I totally agree with your comments about informed choice being used to wipe our hands of responsibility. I think facilitating informed choice is a skill in its own right and something that is yet to be explored adequately. When do we learn that skill. We have some emphasis on it within our program but only really because individual staff are committed to it - it lacks a profile all of its own - I think?

Dot said...

'Midwifery is a profession of women supporting women...' I've never met a male midwife, but there are some, aren't there? But the man in the room tends to be the father or the obstetrician.

I wouldn't argue that gender equality requires that there be more male midwives. But I am rather interested in what happens to feminist ideologies around childbirth, and especially to debates about gender essentialism/ gender as completely constructed. On the one hand, bodily difference seems irreducible and overwhelming in childbirth and the profound experiences of giving birth and breastfeeding a child really are inaccessible to the most sensitive and caring man. But, on the other hand, one can't take the birthing body out of a cultural context and reduce it to a wholly 'natural' function; a homebirth is a culturally meaningful choice just as a hospital birth is, and one's bodily experience is mixed up with all the talk of pain, pain relief, power, relaxation, danger, (im)modesty, woman as primal force/biological bombsite etc etc

Anyway, I'd be interested to read any thoughts you have on gender and midwifery.

Anonymous said...

I think as women we have a lived history of oppression by male hierarchy - and it would be difficult for a male to address this adequately to be "with women" ad to share power.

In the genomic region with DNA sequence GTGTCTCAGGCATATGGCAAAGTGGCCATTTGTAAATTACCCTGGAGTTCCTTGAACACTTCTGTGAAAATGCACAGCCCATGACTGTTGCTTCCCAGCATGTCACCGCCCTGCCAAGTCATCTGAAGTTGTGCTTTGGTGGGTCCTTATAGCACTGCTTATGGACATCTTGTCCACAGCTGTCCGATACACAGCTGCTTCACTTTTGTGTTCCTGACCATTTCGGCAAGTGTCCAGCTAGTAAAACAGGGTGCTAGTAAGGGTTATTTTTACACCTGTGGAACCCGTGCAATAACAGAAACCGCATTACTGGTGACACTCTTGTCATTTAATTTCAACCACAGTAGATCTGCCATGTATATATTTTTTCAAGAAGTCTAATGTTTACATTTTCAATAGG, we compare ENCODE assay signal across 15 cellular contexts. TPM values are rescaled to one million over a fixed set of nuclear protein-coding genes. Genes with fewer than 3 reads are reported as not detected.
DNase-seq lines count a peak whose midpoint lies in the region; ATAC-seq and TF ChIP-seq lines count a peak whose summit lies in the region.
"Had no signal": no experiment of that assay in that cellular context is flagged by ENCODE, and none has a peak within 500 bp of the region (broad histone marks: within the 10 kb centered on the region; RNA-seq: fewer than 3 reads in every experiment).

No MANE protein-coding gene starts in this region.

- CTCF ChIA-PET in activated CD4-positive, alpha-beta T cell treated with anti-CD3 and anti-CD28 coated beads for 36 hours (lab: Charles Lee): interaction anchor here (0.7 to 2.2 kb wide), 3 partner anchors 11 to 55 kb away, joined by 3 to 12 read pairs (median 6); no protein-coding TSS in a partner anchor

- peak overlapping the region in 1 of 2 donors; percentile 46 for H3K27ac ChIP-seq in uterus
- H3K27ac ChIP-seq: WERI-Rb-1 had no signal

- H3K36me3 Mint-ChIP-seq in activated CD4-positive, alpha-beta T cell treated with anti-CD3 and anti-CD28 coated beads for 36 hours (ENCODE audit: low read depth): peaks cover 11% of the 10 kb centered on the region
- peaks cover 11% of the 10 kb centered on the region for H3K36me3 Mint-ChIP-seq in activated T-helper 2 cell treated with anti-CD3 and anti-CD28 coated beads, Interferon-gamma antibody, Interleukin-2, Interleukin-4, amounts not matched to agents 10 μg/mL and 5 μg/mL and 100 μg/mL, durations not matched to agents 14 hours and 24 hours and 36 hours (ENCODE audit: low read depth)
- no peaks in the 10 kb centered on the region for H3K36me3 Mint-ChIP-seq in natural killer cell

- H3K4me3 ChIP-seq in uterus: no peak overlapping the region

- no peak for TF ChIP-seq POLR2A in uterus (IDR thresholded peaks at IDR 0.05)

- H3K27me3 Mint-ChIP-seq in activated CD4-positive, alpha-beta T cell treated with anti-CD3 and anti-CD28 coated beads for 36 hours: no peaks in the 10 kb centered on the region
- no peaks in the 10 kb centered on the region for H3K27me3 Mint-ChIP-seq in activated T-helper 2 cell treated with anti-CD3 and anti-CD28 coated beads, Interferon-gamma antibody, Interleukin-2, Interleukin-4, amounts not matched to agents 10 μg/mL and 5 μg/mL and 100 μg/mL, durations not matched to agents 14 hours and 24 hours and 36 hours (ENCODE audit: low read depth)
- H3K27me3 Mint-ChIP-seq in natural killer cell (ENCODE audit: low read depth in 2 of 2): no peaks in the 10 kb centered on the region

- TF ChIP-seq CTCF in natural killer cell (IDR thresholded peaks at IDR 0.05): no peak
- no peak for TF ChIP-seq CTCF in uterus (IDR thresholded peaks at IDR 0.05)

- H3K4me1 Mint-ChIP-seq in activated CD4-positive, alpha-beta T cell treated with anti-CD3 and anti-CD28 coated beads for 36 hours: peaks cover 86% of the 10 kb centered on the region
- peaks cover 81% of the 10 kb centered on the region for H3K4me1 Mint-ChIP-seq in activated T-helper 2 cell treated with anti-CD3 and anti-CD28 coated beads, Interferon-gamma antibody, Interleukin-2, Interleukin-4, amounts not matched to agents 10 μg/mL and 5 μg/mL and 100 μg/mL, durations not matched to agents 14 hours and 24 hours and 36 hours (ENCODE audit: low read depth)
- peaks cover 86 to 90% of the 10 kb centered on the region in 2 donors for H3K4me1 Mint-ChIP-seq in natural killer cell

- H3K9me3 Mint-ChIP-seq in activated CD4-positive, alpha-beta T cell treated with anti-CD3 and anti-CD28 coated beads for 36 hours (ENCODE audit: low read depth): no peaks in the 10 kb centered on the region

Sarah Stewart said...

Thanks for the question, dot. This will end up in a blog post one day. Short answer: I have met and worked with some lovely male midwives so on one level I am not against the idea of male midwives. They do tend to go up the managerial ladder much quicker than women, and you have to question this considering the maternity services are about women, both as users and workers.

Nevertheless, since I have worked in a caseload situation with women, ie working with women from conception to after the baby is born, I just cannot see how a man can develop the same relationship with a birthing woman as a female midwife does. It is not about the personal tasks like vaginal examinations, it is more about the long term relationship stuff. I am just not sure a man can do it in the same way a woman can

Kay Hardie said...

Reading these comments with interest as about to revisit my philosophy of care on my website. Am finding myself looking up definitions of words in my concise Oxford dictionary - words that I am pretty sure what they mean but sometimes I am surprised. 'Partner -a person who takes part in an undertaking with another or others, especially in a business or firm with shared risks and profits' It seems to me therefore that midwifery can be nothing else but a partnership including the sharing of 'risks' And I most definitely believe that women want it too. I also agree with your comments about male midwives Sarah - whilst male midwives too will have partnerships with women I cannot see how it could be a deeply emotional and intimate as one with a female